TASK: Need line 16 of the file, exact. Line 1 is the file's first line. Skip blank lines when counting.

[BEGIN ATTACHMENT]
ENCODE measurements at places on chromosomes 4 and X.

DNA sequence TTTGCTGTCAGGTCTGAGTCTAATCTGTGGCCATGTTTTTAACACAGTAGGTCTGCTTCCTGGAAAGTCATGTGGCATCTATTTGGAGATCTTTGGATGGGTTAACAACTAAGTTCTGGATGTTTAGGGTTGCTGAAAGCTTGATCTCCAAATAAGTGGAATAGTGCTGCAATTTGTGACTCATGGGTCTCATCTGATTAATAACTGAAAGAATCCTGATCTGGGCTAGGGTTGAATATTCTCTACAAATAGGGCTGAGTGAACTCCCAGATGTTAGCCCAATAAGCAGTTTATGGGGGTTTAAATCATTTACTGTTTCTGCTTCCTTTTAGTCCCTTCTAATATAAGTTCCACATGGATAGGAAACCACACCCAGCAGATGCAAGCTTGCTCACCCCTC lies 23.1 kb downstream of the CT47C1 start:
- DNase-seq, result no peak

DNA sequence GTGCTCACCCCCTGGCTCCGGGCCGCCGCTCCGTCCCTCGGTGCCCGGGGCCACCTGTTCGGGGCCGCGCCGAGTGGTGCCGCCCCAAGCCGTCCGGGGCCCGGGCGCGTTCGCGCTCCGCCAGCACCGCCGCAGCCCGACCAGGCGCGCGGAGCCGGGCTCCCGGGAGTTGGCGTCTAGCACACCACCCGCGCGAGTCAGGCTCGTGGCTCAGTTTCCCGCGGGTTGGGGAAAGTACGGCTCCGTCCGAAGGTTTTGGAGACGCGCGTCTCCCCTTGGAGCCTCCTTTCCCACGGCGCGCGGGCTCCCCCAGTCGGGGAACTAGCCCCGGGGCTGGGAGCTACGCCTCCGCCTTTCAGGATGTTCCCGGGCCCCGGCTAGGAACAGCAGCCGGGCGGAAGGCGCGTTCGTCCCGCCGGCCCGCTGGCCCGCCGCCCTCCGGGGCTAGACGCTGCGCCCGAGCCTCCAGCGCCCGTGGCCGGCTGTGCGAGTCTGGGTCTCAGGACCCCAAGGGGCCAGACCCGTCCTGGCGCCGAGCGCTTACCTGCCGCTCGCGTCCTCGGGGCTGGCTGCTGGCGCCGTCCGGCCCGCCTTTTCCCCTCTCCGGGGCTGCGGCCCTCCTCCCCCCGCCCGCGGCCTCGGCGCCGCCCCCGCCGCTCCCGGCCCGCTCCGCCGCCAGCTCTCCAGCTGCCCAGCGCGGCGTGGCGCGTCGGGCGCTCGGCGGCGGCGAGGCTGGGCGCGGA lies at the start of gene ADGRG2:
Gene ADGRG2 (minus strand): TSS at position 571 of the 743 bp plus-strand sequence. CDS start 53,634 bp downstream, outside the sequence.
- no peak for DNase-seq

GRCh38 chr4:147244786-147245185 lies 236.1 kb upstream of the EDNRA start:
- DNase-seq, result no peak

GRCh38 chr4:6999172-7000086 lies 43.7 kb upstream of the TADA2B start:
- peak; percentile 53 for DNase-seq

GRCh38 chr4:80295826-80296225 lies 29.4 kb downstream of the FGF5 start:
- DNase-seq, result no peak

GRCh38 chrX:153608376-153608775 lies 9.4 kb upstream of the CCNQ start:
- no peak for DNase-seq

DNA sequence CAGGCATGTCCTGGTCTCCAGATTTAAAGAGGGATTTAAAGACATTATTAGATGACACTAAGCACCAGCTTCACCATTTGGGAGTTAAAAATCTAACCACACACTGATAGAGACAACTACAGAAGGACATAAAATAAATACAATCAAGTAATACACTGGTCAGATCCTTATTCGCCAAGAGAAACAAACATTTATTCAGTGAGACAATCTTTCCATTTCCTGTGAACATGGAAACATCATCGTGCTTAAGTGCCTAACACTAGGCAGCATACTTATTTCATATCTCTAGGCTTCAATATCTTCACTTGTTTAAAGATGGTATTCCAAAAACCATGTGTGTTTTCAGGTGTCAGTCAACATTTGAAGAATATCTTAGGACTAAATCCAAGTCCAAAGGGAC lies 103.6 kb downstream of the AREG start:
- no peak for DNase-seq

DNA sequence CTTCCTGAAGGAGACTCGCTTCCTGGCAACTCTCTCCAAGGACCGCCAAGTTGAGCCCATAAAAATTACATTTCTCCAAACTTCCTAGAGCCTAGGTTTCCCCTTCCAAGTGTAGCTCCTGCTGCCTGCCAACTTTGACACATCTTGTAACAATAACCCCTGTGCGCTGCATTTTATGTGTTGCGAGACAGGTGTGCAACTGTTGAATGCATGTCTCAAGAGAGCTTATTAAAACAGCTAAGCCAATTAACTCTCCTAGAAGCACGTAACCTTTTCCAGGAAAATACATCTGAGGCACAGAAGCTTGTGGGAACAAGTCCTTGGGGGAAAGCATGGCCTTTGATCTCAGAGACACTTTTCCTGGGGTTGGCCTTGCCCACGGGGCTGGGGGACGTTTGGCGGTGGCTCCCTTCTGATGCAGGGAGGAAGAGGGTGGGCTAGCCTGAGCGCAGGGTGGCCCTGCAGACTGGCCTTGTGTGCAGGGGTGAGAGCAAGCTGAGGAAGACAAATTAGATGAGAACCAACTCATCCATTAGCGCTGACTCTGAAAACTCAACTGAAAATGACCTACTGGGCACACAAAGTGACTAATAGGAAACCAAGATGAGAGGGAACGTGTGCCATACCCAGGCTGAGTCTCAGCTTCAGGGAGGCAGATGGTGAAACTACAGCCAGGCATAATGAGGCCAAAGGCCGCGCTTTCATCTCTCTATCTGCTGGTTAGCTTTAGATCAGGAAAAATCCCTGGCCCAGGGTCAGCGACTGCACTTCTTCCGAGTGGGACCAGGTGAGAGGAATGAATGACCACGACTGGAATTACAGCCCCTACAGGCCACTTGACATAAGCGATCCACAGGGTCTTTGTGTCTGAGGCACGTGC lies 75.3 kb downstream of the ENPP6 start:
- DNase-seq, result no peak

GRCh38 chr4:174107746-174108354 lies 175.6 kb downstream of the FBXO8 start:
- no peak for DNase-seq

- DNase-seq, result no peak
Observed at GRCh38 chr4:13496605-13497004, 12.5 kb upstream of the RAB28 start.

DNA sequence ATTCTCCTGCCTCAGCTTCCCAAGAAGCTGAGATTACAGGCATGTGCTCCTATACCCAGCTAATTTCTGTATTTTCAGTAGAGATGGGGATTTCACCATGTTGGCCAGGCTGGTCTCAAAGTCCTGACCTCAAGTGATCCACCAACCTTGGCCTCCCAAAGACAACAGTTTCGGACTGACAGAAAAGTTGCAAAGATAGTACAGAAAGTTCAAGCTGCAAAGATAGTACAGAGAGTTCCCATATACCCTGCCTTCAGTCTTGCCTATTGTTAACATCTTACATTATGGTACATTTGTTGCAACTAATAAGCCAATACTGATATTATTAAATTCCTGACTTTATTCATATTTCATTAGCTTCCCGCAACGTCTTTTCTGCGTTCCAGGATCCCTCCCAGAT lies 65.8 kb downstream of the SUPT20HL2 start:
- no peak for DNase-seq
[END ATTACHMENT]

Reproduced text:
- no peak for DNase-seq